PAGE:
Time -- perhaps the most scruntinised aspect of artists' and makers' lives. How many hours did that take? Where do you find the time? I found that this week, in response to the Foxy quilt, many people expressed a wish to make one similar, but with a sad resignation that it would take too long.
This tally of hours we assign to handmade things seems to be the number one reason to say "no" to creativity -- the overwhelming thought of forty hours, perhaps, on just one project. Nevermind that you might love those forty hours. Nevermind that you might spread it out in a happy half-an-hour here, a slow hour there (you can read more about fitting in these little pockets of creative time here). Just the idea of that much time, added up, can stop creativity dead.
How can we overcome that fear of finding time that often holds us back?
Perhaps it starts with shaking the negative connotation that anything that takes a long time must be dull and inefficient, or else impossible.
I first read about the idea that in order to become a master at something you must practice for 10,000 hours in Malcolm Gladwell's "Outliers". I'm not sure I believe in this exact pin-point of time required, but I love the way that hours are seen as a goal, an accomplishment, instead of a chore.
I remember, at first, feeling overwhelmed -- mourning all the things that I'd never be a master at because I hadn't started learning them early enough. But, at some point this year, while searching for joy in the long long hours of sewing straight line after straight line, the idea of 10,000 hours took on new meaning to me. There are lot of hours of less-than-inspiring manual labour that go into quilting. Previously, I'd found quite a bit of pleasure in counting these up so as to moan about them -- "six hours! oh, my back!" -- but the idea of that bigger picture of 10,000 hours put all that time in a different light. Those hours could now be amounting to something much greater than just back pain -- amounting to this deep, deep knowledge of something that I love and really do want to master the skills of.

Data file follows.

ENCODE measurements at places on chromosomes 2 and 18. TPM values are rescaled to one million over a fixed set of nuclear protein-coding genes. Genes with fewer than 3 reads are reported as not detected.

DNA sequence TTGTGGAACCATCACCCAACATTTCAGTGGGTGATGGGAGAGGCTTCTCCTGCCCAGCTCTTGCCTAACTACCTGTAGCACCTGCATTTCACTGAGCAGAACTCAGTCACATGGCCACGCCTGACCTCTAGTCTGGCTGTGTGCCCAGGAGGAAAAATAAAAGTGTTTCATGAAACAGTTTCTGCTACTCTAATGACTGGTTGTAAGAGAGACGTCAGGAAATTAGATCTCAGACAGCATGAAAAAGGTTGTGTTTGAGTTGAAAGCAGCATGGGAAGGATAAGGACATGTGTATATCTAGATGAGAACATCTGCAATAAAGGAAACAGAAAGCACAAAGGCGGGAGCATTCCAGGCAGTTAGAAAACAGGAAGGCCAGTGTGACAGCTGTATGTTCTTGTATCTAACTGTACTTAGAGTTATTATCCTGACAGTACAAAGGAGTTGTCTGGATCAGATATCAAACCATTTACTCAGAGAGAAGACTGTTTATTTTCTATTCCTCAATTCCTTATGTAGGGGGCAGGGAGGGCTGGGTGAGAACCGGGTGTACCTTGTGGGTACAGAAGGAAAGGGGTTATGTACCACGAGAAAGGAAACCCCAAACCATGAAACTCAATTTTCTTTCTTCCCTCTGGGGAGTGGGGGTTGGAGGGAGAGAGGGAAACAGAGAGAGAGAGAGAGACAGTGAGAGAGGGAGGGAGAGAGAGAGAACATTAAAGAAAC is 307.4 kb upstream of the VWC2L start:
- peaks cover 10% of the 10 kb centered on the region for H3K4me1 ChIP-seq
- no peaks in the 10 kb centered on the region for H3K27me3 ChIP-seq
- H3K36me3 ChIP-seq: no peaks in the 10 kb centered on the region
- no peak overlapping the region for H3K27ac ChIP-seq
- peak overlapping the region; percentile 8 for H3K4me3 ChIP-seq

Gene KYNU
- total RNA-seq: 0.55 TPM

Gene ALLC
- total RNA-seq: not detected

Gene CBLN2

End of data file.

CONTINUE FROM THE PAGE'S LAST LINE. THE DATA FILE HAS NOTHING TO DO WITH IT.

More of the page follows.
As beginners at anything, it can be very useful to look to experts in that field for guidance and inspiration. I'm very grateful to the quilters who have laid out their techniques to help me learn. However, we must be careful of the danger of comparison -- of thinking, "I'll never get to where they are. And even if I do, they will already be so much better!" Perhaps it will be impossible to keep up with others. But it what is possible is to move down your own path, mastering things in your own way, at your own pace, with your own voice. And along the way, well before the 10,000 hours, you will see moments of mastery -- moments when you can look back and see your own progress taking shape.
So much depends on what we choose to include in our days, and what we decide to leave out. In that choice, we make our lives.
There can seem to be an illusive secret to finding time to create, but I wonder if it doesn't all come down to these small choices -- not right or wrong, but indicative of our priorities and goals. I often choose an un-vacuumed floor in favour of following a surge of inspiration. I choose messy hair, and unfolded laundry and simple meals. We all give things up in order to make time for what we see as important, and these choices, minute by minute, add up to who we are.
(Fancy Fox Quilt pattern by Elizabeth Hartman)